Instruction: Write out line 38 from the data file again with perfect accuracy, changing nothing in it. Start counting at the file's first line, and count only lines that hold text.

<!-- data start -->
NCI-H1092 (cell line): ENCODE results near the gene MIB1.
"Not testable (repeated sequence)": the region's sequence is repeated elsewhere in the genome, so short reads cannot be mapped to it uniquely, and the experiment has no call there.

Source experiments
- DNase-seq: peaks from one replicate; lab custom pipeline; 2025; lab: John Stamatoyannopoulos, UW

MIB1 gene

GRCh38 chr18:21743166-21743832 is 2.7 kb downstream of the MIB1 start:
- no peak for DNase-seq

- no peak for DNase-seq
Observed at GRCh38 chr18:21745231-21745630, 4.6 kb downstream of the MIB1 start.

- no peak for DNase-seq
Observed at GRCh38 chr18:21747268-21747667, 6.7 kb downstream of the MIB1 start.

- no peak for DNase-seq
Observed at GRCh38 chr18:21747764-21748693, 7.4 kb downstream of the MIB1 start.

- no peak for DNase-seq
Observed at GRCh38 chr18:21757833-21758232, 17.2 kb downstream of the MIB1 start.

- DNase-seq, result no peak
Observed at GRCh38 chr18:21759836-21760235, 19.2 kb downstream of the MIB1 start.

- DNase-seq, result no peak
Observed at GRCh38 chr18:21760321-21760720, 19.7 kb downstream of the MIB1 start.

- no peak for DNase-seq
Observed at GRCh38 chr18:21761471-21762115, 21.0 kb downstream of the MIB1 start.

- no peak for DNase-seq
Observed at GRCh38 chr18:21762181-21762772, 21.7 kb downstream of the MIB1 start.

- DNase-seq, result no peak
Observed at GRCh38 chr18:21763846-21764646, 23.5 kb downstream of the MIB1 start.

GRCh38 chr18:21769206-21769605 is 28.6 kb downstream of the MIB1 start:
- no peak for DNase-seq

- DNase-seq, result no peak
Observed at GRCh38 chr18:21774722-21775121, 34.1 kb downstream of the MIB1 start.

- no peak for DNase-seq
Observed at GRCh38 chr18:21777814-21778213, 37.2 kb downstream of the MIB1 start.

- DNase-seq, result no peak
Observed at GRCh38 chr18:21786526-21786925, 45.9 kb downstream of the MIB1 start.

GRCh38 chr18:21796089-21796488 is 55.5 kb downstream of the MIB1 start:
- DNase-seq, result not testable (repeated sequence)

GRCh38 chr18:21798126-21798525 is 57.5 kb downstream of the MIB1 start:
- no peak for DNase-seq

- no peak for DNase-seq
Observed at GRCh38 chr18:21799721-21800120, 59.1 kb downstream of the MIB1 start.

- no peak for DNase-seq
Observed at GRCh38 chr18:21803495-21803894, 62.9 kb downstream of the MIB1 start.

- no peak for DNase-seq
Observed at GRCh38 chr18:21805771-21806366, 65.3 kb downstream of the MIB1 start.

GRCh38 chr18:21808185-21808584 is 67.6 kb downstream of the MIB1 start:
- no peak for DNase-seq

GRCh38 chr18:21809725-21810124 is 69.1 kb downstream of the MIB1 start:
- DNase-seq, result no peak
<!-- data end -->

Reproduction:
- no peak for DNase-seq